Patrick Buckley, United Nations consultant to SPUC; Member, Holy See NGO Forum
In the words of our Holy Father, ‘I am a son of the Church.’ I pray regularly for the Holy Father. But I have to expressed grave concern about the new Apostolic Exhortation Amoris Laetitia, which is causing confusion among the faithful, and leading to different interpretations and practices on the issue of Communion for the divorced and remarried.
It's all the more difficult to understand why these synods were necessary when I think that there already was a perfectly good Apostolic Exhortation, Familiaris Consortio, which was written by John Paul II. What I see now is that there will be grave confusion between which one is the more correct. What I see is confusion, rather than anything else.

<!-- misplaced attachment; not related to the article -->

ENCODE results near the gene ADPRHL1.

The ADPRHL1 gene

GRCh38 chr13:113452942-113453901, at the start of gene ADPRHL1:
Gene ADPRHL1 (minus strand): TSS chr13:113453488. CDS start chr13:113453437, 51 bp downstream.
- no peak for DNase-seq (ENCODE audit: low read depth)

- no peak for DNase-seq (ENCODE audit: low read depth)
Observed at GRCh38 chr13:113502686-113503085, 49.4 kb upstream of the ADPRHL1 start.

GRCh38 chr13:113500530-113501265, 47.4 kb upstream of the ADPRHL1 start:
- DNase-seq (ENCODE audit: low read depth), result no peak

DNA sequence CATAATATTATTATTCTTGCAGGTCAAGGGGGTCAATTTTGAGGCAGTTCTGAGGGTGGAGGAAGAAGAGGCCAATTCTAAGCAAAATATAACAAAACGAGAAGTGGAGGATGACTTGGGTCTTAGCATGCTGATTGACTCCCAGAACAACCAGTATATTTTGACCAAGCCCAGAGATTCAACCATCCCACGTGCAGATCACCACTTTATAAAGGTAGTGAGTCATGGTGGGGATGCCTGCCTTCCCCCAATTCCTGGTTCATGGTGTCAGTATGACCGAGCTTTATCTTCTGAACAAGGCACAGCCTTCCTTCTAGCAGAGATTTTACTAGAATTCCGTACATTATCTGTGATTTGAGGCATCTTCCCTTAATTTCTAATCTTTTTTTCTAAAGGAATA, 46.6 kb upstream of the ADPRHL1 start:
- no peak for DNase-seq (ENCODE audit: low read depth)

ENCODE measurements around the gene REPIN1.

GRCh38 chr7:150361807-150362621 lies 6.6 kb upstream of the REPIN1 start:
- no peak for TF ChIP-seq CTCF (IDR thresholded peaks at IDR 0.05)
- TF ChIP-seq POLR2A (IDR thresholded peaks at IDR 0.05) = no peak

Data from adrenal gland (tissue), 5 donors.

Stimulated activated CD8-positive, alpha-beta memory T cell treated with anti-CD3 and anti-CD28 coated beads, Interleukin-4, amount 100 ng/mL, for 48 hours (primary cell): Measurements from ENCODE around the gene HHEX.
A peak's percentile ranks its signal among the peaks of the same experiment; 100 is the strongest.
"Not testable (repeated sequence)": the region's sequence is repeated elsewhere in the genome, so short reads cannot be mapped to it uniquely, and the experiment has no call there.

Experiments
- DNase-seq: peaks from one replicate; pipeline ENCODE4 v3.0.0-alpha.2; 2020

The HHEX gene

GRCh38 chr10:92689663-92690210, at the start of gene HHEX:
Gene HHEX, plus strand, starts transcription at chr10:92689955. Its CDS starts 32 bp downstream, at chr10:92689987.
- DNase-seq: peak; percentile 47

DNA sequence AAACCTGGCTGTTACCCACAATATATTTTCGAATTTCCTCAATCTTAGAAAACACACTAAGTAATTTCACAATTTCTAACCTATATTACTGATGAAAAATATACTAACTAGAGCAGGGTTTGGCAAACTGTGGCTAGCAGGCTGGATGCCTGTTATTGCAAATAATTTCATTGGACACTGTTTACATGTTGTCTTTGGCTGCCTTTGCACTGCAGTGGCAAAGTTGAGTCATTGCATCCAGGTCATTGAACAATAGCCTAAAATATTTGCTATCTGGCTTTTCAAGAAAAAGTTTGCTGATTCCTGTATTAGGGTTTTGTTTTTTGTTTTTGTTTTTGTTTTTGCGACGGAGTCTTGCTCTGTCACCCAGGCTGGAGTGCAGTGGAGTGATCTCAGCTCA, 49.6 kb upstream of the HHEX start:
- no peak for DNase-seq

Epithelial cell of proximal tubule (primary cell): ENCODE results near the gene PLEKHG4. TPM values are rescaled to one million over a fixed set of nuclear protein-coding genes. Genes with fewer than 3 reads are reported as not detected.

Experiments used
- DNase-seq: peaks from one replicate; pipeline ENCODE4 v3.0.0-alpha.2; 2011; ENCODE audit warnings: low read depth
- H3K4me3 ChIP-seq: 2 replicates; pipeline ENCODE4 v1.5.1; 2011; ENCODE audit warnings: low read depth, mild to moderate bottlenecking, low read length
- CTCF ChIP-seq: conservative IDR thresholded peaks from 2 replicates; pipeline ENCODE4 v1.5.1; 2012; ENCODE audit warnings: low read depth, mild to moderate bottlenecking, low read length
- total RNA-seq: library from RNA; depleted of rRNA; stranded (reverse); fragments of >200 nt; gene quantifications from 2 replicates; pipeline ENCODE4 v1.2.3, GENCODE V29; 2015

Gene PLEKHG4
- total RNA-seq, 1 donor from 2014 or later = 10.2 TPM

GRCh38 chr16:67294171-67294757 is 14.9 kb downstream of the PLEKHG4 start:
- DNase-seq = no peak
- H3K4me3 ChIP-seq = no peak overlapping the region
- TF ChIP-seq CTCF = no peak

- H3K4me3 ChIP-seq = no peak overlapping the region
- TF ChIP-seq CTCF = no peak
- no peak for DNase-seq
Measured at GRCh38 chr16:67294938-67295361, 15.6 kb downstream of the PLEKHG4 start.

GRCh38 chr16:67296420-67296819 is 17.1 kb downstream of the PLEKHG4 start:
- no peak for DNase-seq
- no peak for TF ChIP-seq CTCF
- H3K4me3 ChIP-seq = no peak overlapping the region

What I would like to see is that the current exhortation should be withdrawn in favor of the original one, Familiaris Consortio, which really says everything we need to know.
Dr. Thomas Ward, Founder & President, National Association of Catholic Families; Corresponding Member, Pontifical Academy for Life
I have lectured in many countries on the issue of the parent as the primary educator, and indeed, protector of his children. And this is vitally important, because if we lose civil rights on all aspects, we still must protect our children.
I want to touch upon the primary educator, section 84 in the Apostolic Exhortation [Amoris Laetitia], and I must say that this is a good part, a fine part, of the Exhortation.
I'll quote some points: “That the parental right to educate is an overall most serious duty. It is a primary right. It is essential and it is inalienable.”